The trademark battle between Stone Brewing and Sawstone Brewing continues.
On Tuesday, Stone Brewing co-founder Greg Koch responded to accusations that his company, a large regional brewery out of Escondido, California, was “going after” Sawstone Brewing, a microbrewery in Morehead, Ky., by turning the tables with claims that Sawstone’s owners had launched an online harassment and smear campaign against them.
After speaking with owners at Sawstone Brewing, that is simply not the case.
The trademark battle between the two breweries first began on March 10, 2020, when Stone Brewing filed a “Petition for Cancellation” against Sawstone Brewing.
According to the United States Patent and Trade Mark Office a petition to cancel is defined as:
A petition to cancel a registration of a mark, stating the grounds relied upon, may, upon payment of the prescribed fee, be filed as follows by any person who believes that he is or will be damaged, including as a result of a likelihood of confusion of dilution by blurring or dilution by tarnishment under section 43(c), by the registration of a mark on the principal register established by this Act, or under the Act of March 3, 1881, or the Act of February 20, 1905:
The petition to cancel was for the word mark “Stone.” The grounds for cancellation included: “priority and likelihood of confusion” and “dilution by blurring.”
Stone Brewing is the owner of STONE and the following other trademarks:
- STONE BREWING
- STONE BREWING CO. NORTH COUNTY SAN DIEGO
- STONE CITRUSY WIT
- STONE DELICIOUS IPA
- STONE RIPPER
- STONE SOUR FEST
Sawstone filed an application to register SAWSTONE BREWING CO on July 30, 2018. And it was officially registered on November 12, 2019.
The word “Sawstone” comes from the brewery’s building (The Cozy Building) that was built in 1915. It is one of two historical limestone buildings left in the country built from “sawed stone” or limestone, and the only in Kentucky according to a local historian.
Koch’s response to the trademark battle was posted on his blog on Stone’s website. In the blog post, he explains why his company is taking legal actions to protect the STONE brand and why they felt it was necessary to send the Petition for Cancellation. You can read the blog and form your own opinions about it.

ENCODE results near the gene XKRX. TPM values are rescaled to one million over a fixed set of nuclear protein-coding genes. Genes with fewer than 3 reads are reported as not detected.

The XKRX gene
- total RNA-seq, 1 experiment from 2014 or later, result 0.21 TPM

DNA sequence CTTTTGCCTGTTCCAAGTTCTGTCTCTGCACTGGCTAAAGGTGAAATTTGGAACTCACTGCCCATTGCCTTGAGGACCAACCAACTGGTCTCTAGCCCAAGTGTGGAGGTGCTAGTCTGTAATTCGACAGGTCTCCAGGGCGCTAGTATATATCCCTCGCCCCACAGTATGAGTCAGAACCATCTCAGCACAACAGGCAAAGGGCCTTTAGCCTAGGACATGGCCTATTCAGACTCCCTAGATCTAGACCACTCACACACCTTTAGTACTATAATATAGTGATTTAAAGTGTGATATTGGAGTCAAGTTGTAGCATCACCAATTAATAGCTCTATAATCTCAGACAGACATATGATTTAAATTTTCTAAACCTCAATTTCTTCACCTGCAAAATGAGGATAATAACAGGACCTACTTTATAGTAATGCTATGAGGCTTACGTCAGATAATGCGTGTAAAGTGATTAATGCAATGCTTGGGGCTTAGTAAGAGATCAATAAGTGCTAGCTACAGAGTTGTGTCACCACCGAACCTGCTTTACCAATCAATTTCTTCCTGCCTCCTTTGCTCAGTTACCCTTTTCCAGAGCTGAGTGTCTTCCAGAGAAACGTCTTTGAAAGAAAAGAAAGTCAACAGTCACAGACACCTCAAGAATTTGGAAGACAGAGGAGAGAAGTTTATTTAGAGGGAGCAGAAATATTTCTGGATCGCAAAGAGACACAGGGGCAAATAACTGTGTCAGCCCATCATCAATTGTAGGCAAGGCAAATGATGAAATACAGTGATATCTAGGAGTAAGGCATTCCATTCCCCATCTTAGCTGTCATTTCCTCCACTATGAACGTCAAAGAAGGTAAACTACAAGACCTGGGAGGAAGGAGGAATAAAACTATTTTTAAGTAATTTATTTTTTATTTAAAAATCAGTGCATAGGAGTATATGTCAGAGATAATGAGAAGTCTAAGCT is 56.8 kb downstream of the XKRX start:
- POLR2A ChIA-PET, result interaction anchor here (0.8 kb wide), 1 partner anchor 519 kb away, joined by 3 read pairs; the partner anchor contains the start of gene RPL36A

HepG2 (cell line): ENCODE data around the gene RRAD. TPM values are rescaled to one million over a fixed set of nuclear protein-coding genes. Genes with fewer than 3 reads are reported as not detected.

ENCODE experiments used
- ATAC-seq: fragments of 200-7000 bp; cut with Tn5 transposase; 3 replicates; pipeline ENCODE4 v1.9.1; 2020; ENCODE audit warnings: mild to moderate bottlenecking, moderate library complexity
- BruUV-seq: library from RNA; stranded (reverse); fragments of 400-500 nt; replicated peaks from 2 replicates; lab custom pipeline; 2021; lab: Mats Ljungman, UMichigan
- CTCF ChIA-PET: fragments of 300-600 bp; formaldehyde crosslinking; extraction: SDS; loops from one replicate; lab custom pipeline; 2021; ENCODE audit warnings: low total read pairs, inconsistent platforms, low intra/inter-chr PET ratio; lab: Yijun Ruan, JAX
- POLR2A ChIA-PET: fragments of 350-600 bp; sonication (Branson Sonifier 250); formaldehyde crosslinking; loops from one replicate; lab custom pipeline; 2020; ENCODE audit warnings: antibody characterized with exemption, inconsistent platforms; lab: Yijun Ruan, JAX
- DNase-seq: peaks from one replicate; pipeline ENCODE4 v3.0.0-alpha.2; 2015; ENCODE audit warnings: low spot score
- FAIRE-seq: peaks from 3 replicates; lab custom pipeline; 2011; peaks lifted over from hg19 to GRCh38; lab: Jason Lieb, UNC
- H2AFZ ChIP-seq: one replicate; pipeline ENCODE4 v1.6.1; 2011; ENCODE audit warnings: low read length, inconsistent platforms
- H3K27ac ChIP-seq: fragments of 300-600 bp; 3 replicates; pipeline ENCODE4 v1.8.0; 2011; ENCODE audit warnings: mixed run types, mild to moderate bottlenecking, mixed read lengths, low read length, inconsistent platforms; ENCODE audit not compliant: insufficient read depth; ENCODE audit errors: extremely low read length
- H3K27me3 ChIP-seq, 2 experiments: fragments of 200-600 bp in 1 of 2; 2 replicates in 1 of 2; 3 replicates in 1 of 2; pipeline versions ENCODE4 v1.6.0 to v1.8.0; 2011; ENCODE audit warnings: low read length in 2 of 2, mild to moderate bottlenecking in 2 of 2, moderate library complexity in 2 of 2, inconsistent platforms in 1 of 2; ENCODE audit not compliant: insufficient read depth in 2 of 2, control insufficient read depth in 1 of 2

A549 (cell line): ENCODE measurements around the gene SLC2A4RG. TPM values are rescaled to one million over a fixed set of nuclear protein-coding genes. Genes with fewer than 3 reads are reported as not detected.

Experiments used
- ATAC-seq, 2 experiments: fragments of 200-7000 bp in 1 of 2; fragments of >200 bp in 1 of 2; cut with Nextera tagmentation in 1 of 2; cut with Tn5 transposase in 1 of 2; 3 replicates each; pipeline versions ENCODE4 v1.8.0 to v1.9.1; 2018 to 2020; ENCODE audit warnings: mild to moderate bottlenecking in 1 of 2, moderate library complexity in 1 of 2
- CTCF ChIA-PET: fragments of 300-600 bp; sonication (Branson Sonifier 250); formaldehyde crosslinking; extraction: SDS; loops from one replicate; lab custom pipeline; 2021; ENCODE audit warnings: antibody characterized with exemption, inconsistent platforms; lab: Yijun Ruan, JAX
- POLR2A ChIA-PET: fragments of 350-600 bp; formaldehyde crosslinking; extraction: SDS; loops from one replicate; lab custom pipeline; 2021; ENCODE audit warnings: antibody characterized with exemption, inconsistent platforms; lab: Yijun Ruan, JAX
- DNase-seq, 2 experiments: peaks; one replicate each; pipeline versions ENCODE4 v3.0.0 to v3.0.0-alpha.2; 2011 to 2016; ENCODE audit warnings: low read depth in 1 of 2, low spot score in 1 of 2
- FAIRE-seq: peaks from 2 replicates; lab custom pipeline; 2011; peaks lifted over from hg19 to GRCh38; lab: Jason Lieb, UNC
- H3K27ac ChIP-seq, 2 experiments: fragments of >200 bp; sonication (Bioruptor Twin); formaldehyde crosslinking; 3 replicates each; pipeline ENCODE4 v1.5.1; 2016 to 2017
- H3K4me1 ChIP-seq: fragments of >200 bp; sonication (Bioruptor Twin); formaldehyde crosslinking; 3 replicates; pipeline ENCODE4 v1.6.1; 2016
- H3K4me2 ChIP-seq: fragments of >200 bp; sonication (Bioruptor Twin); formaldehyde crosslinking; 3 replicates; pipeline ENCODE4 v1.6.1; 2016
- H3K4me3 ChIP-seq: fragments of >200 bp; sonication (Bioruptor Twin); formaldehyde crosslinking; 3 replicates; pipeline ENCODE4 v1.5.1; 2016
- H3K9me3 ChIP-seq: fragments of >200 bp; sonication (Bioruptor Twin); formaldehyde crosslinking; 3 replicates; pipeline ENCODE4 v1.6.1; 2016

I do want to point out the part of Koch’s blog that I felt was uncalled for: the accusations that Sawstone was behind the online harassment and smear campaign.
In his blog post, he states:
Then, Bam. Out of the clear blue, we became the subject of a vicious online harassment and smear campaign — one that was so far removed from the facts of what had actually happened that it even falsely accused us of having sent more than a hundred cease and desist letters this year.
Koch is correct. Stone Brewing has not sent more than a hundred C&Ds; however, Stone currently has 89 open trademark proceedings in the Trademark Trial and Appeal Board Inquiry System. To see all of those proceeding, click HERE.
This campaign also included cyber- and cell phone stalking and harassment, complete with personal threats to me and employees, fraudulent reviews of our locations on well-known review sites (enough to trigger their algorithms that identify cyber attacks) and wildly false claims about Stone.
It’s OK, I can take it, but far more disturbing and reprehensible has been the phone and online attacks against some of our individual team members who have nothing to do with this and, like me, didn’t even know about the issue previously.
Local Pioneers’ devotees riled up by lies bombarded individual Stone employees with repeated, profanity-laced calls, voicemails, texts, and social media messages. One employee was subjected to repeated calls at 3am and 4am on his personal cell phone from anonymous Kentucky phone numbers threatening to “get” him. Local Pioneers’ fans have exulted that they are “spreading [Stone employee’s] name like wildfire” and are “hoping [their] reputation goes up in smoke.”
Talk about bullying.
(When Koch mentions Local Pioneers, he is referencing Sawstone Brewing. Local Pioneers is the name of their LCC. It was the name the three owners chose before they even purchased the brewery’s building.)
After speaking to the people at Sawstone last week, they became aware of the harassment and the negative behavior from a small few of their supporters. The Morehead brewery quickly put out a statement condemning that behavior. In the same Facebook post, Sawstone cleared up the confusion whether or not a Cease and Desist was sent.